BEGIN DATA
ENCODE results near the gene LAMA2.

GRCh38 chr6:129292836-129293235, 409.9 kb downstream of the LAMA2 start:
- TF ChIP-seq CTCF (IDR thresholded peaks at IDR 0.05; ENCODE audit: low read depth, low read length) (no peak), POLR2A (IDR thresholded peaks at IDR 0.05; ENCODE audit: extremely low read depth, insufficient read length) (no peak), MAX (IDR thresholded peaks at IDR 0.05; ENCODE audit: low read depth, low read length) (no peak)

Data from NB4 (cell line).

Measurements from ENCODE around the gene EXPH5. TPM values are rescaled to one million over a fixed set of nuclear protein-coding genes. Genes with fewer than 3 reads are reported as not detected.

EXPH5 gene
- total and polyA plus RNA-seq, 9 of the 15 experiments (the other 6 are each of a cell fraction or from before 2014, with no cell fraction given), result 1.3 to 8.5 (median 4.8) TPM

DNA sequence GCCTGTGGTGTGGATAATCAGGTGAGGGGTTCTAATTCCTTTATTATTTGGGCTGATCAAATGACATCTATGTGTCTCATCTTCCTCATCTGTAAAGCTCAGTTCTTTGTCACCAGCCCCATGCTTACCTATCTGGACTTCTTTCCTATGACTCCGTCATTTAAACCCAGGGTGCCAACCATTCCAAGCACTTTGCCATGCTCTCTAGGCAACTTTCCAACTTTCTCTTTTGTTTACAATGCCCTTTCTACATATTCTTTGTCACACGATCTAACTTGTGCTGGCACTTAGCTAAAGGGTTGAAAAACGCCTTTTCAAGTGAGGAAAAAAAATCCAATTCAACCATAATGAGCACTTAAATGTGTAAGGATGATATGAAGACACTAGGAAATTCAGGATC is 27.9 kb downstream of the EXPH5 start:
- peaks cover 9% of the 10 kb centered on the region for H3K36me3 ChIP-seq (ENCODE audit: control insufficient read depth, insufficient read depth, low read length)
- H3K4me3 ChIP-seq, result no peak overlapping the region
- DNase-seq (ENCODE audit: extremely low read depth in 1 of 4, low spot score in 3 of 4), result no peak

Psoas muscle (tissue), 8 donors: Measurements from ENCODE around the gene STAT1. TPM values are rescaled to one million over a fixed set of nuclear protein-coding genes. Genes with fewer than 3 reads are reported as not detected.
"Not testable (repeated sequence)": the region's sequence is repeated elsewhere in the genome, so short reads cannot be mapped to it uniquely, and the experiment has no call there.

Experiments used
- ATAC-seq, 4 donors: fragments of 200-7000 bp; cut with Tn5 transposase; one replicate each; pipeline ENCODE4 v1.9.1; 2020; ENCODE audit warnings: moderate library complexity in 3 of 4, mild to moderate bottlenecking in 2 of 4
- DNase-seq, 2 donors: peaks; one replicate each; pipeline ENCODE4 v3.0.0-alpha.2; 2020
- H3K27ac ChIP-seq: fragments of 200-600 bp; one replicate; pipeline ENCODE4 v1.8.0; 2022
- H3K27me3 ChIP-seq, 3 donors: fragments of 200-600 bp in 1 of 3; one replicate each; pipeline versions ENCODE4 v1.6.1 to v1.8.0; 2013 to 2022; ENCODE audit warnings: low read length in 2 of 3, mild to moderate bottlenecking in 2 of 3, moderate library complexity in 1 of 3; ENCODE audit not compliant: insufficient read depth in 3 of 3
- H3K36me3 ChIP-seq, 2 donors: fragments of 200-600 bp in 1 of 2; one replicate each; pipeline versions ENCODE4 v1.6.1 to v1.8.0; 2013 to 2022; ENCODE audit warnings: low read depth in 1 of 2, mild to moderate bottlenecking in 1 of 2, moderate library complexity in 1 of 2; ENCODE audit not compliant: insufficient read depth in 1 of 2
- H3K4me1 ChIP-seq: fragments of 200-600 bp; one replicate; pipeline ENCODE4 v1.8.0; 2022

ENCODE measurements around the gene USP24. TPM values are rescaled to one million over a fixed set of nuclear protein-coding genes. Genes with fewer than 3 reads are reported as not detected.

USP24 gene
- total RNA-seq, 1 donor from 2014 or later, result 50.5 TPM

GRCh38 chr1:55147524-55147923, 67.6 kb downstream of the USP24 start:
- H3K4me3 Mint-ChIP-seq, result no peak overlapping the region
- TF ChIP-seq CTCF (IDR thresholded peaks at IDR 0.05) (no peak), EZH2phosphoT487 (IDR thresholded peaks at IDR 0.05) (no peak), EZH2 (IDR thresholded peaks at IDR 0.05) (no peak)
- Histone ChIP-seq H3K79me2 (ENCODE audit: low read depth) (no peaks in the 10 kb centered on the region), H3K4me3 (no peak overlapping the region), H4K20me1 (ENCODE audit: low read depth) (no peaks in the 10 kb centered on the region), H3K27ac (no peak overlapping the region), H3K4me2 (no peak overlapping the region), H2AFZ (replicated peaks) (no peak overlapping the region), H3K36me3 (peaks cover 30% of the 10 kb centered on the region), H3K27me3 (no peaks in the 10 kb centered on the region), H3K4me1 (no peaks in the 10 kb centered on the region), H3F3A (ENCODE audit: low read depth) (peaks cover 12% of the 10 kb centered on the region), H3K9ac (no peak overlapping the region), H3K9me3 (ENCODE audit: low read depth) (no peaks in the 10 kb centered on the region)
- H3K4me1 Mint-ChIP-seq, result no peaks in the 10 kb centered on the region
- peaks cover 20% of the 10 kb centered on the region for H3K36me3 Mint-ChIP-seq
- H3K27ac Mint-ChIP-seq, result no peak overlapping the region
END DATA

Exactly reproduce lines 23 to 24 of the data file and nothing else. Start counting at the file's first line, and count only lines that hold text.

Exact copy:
- total RNA-seq, 1 donor from 2014 or later, result 50.5 TPM

GRCh38 chr1:55147524-55147923, 67.6 kb downstream of the USP24 start: